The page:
• tissue paper cut or torn into small pieces (a toddler will happily help you tear)
  • dry beans, beads, small stones, or other filling to create the rattle sound
  • modge podge or tacky glue
  • a paint brush or two
  • an old plate or tray
  • markers for additional decoration

Pour some glue or modge podge into your old plate or tray.  Using the paintbrush, work a layer of adhesive onto the skull.  Bee wanted a paintbrush too, so we worked together.  As you paint, smooth pieces of tissue paper over the glue. Make sure you put your dry beans (or other filling) into the skull.  Gradually cover the openings in the skull with several layers, taking care not to puncture the wet tissue paper. You may want to do the top first, let that dry, and then do the bottom for easier handling.  Once the whole piece is dry, you may want to decorate the skull to bring out its features. We did not add a final layer of gloss, but I think it would be a good idea to preserve your piece.

I enjoyed making this instrument for a variety of reasons.  It was a fun, easy project to complete with my daughter.  At three, she’s learning to cut, so she had fun practicing with scissors and tearing tissue paper of her choosing.  It’s a great use for wrinkled, torn tissue paper  if you’re like me and try to reuse everything until it’s falling apart.  I would like to make more rattles year in different colors – white and black, perhaps.  It could be a fun grove craft project.

The skull rattle joined us at my grove’s Samhain celebration.  Bee and I played it while we chanted.  It doubles as a seasonal decoration.  We’ll have to keep our eyes open for more papier mâché shapes appropriate for other celebrations.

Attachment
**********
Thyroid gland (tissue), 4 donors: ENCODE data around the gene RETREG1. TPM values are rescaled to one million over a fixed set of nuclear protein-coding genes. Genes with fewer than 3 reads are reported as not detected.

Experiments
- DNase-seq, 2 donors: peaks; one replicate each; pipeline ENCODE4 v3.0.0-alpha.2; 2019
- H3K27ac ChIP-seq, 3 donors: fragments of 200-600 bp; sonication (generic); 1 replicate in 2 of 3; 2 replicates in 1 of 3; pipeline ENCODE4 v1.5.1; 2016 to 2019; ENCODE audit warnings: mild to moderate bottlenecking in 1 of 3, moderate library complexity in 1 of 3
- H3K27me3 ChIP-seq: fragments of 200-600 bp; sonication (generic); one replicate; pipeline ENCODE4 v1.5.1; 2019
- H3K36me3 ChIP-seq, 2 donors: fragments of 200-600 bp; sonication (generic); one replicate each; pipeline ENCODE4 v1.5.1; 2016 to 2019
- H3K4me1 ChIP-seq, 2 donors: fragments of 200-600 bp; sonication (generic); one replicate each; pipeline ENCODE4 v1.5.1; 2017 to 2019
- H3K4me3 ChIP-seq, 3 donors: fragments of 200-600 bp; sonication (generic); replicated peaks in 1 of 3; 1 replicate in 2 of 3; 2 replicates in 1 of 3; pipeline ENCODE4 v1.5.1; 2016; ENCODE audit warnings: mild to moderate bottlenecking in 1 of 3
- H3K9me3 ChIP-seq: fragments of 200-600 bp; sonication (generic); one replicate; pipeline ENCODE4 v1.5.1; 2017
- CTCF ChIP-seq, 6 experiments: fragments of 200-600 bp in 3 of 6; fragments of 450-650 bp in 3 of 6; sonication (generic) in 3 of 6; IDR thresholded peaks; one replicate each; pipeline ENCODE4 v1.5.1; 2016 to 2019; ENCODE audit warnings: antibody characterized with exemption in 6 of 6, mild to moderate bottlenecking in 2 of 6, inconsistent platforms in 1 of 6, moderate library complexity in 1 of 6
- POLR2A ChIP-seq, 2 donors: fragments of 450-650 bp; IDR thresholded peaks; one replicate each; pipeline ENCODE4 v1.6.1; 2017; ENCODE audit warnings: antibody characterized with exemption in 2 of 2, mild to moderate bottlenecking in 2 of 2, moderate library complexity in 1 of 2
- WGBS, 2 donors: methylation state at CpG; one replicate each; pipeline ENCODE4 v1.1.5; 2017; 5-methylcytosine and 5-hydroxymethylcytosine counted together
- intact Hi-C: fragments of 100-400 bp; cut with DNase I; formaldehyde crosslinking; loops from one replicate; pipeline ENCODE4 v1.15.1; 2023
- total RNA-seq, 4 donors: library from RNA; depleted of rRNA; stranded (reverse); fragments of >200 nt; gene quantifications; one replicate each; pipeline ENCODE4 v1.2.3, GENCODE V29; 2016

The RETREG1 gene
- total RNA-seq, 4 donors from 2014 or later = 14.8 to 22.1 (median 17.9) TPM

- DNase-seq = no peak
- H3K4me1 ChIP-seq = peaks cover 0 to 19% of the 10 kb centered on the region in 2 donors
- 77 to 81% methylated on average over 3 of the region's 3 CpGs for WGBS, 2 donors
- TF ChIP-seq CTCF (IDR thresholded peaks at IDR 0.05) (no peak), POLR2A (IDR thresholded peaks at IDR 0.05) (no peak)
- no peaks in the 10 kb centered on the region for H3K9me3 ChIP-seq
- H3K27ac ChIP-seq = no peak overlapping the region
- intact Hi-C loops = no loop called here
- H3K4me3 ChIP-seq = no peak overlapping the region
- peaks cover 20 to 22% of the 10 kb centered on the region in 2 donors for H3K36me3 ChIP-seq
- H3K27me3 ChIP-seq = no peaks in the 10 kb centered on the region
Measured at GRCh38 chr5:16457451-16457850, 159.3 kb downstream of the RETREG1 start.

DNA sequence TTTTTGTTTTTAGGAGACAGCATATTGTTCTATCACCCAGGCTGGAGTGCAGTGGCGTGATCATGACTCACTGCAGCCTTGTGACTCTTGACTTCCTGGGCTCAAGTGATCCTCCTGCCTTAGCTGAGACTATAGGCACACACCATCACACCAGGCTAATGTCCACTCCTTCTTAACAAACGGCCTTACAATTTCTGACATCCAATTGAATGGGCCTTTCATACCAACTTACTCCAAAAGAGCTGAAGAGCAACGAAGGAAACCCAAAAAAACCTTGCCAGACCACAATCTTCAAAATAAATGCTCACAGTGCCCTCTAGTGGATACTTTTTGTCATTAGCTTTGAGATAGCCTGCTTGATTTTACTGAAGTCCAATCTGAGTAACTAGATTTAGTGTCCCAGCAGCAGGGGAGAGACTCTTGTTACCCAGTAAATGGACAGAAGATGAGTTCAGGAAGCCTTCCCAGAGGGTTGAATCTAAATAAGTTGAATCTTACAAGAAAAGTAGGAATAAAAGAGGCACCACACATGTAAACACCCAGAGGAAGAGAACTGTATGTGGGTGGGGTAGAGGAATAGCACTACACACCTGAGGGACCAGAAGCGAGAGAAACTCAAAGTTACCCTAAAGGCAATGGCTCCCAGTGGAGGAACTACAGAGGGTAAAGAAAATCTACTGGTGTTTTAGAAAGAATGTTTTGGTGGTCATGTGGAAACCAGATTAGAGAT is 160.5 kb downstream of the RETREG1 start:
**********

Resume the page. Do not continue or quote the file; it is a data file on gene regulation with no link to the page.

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I’m proud to say that I did my Three Realms Yoga* yesterday and this morning.  I went downstairs before anyone else, opened the curtains in the windows facing the back forest, and moved through my poses.  It rained all day Saturday, and today is a sunny autumn day.  The difference in weather mixed with two days worth of my yoga meant for some different focuses and perceptions.  Saturday was all about water below and above.  Today it was feeling the moisture in the Earth Mother and the warmth coming down from the sky.  Both days had me looking ahead at transforming birch trees, resiliant and flexible in the wind.  I’ve been reflecting on Autumn, Samhain, dying, and rebirth.

Starting the day outside or looking outside, focusing on the natural changes, helps me stay connected to the changing seasons and how that interacts with the holidays I celebrate.  I’m working on visualizing the energies flowing through me as I move and feeling how the currents change with the year.

Later, I went to my altar and did a purification and consecration working on a bell I purchased at a local metaphysical shop.  Although I did not perceive any negativity about it, I find that doing this ritual is a good practice and helps me connect with each tool’s inner spirit.

Working through Trance 1 is helping me to deepen my magical practice.  I held the bell and opened myself up to learn her name and commune with her to instill my purpose into the tool.  The omens after the magical working were very positive, and indicative of the wealth and joy this new tool will bring to my Druidry.



*I may have called it “Two Powers Yoga” in the past, but I’ve started to think of it differently.

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An "Ancestor Gnome" I sewed for Bee - Photo by Grey Catsidhe, 2015

An “Ancestor Gnome” I sewed for Bee – Photo by Grey Catsidhe, 2015

Another Samhain has come and gone in my household and protogrove. Some, like myself, observed it from October 31st-November 1st (sundown to sundown). Many celebrated this weekend, for reasons of convenience or celestial precision. I know of some people who honor it all month long, which is totally fine, as the veil between this world and the other seems to gradually “thicken” and “thin.”  As for myself and my tribe, 2015 Samhain has ended (though we may sense our ancestors from time to time).